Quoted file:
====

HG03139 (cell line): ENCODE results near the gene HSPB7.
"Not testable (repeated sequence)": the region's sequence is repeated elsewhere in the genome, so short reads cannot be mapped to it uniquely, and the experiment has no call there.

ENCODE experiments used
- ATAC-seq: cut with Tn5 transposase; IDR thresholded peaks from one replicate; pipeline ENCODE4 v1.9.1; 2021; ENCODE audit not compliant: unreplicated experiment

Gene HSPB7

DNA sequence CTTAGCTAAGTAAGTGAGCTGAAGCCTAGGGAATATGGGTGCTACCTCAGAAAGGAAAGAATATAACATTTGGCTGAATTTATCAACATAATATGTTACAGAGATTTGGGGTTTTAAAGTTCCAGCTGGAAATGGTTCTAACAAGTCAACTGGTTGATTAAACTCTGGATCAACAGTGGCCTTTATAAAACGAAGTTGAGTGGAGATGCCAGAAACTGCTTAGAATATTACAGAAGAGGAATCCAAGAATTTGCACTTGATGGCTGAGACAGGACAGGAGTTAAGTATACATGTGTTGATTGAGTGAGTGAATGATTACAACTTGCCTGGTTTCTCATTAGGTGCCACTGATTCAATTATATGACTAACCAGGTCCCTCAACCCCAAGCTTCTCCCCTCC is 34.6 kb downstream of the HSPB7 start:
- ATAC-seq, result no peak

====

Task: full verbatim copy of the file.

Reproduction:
HG03139 (cell line): ENCODE results near the gene HSPB7.
"Not testable (repeated sequence)": the region's sequence is repeated elsewhere in the genome, so short reads cannot be mapped to it uniquely, and the experiment has no call there.

ENCODE experiments used
- ATAC-seq: cut with Tn5 transposase; IDR thresholded peaks from one replicate; pipeline ENCODE4 v1.9.1; 2021; ENCODE audit not compliant: unreplicated experiment

Gene HSPB7

DNA sequence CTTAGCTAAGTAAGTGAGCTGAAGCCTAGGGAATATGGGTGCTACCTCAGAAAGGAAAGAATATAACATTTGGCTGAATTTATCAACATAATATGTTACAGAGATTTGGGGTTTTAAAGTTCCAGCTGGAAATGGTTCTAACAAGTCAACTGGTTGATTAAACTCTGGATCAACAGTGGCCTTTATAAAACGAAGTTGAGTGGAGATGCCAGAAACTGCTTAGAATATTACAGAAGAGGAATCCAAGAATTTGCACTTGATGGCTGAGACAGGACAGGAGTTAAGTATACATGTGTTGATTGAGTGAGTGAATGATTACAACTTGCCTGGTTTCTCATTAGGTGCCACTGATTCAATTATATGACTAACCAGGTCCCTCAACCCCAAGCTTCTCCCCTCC is 34.6 kb downstream of the HSPB7 start:
- ATAC-seq, result no peak